Whereas this test was created by Screening by Mental Health Inc. in the United States and the Calgary Counselling Centre is hoping that it will become more prevalent throughout organizations in Canada;

[Page 627]

Therefore be it resolved that all members of this House of Assembly recognize the National Depression Screening Day and the Calgary Counselling Centre initiative to help promote awareness of signs and symptoms of depression to all Canadians.

Mr. Speaker, I request waiver of notice and passage without debate.

MR. SPEAKER « » : There has been a request for waiver.

Is it agreed?

It is agreed.

Would all those in favour of the motion please say Aye. Contrary minded, Nay.

The motion is carried.

The honourable member for Kings North.


MR. JOHN LOHR « » : Mr. Speaker, I hereby give notice that on a future day I shall move the adoption of the following resolution:

Whereas the Minister of Agriculture has created turmoil and confusion among rural Nova Scotians with his inconsistent messages around allowing citizens to butcher their own poultry on their own property; and

Whereas the Minister of Agriculture has refused to work with rural Nova Scotians to develop a solution for small, independent turkey farmers and is instead focusing intently on shutting them down; and

Whereas this isn't the first time the minister has created panic and turmoil for Nova Scotians working in resource industry, as lobster fishermen have not forgotten the confusion around his revoked and reworked 5 cent levy announcement;

Therefore be it resolved that all members of this House of Assembly urge the Minister of Agriculture to offer an apology to rural Nova Scotians for so regularly creating confusion and turmoil in the industries that so many rely on.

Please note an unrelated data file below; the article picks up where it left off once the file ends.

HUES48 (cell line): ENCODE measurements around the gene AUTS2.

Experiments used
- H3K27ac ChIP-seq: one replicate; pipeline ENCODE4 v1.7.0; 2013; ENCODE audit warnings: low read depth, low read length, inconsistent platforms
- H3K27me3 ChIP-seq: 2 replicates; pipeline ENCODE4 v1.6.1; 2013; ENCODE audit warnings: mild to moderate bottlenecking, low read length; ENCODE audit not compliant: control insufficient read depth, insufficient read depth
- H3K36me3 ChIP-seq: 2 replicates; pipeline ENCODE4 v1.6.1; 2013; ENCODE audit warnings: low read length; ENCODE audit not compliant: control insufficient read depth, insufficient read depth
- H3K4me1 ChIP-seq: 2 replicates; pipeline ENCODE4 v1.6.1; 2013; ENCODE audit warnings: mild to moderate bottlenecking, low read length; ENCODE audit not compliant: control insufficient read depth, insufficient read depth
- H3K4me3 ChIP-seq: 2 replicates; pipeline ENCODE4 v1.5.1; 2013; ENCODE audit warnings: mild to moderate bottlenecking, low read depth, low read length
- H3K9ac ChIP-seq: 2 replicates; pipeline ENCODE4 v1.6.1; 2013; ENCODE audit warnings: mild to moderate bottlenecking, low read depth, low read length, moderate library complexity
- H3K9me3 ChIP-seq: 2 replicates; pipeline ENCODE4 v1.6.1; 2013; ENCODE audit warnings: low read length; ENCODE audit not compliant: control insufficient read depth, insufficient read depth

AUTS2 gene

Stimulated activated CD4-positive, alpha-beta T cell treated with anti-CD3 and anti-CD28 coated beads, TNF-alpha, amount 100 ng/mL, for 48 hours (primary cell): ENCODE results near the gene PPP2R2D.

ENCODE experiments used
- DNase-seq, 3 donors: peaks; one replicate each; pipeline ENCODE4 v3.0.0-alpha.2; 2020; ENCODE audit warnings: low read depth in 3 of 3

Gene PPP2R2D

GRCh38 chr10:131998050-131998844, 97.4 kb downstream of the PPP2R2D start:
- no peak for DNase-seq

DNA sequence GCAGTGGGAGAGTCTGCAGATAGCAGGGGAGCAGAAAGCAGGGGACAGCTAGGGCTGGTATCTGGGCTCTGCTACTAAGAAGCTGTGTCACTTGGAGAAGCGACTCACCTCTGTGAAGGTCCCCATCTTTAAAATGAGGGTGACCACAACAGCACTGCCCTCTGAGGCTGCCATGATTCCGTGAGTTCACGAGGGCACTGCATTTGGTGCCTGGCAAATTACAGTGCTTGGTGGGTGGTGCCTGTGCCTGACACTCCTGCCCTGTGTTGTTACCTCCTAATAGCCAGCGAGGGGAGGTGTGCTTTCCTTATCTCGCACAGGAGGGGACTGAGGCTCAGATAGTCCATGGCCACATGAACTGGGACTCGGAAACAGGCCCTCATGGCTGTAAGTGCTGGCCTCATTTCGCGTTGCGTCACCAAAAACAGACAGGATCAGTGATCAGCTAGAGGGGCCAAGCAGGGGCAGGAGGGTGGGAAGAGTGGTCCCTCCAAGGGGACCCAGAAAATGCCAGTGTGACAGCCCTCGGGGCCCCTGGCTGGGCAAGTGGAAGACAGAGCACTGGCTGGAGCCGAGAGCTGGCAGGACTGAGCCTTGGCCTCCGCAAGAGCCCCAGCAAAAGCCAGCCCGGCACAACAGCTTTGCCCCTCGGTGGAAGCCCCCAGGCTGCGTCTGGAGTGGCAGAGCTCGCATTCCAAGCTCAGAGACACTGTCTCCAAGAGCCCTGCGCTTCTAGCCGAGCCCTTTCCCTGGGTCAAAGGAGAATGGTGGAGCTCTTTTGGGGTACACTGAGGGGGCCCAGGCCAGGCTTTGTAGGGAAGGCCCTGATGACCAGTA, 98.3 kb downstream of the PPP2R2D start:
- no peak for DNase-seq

Mr. Speaker, I request waiver of notice and passage without debate.

MR. SPEAKER « » : There has been a request for waiver.

[Page 628]

Is it agreed?

I hear several Noes.

The notice is tabled.

The honourable member for Chester-St. Margaret's.


HON. DENISE PETERSON-RAFUSE « » : Mr. Speaker, I hereby give notice that on a future day I shall move the adoption of the following resolution:

Whereas the Patchwork Pals are a group of ladies from Hubbards, Nova Scotia that meet once a week to make quilts to donate to those in need; and

Whereas the Patchwork Pals gather donations for many individuals and organizations; and

Whereas the Patchwork Pals have given 81 quilts to ill and shut-in residents of Hubbards and area, as well as over 100 baby quilts to the IWK;

Therefore be it resolved that the Nova Scotia Legislature applaud Peggy Conrad, Sharon Legge, Rowyn MacLean, Betty Norwood, and Jane Ramey, better known as the Patchwork Pals, for using their talents to help people less fortunate than themselves.

Mr. Speaker, I request waiver of notice and passage without debate.

MR. SPEAKER « » : There has been a request for waiver.

Is it agreed?

It is agreed.

Would all those in favour of the motion please say Aye. Contrary minded, Nay.

The motion is carried.

The honourable member for Hants West.


[Page 629]

MR. CHUCK PORTER « » : Mr. Speaker, I hereby give notice that on a future day I shall move the adoption of the following resolution:

Whereas in 1974 New Boundaries, formerly called the Windsor Workshop, started their establishment, with the organization having gone through many changes over the years, including expansions; and

Whereas New Boundaries' mission is to provide services for adults with individual abilities, life skills training, preparing these clients for opportunities within society; and

Whereas New Boundaries is celebrating their 40th Anniversary this year and will be holding their third annual Realizing Dreams Fundraiser on October 25, 2014;

Therefore be it resolved that all members of this House of Assembly congratulate New Boundaries on their 40th Anniversary and wish them all the best.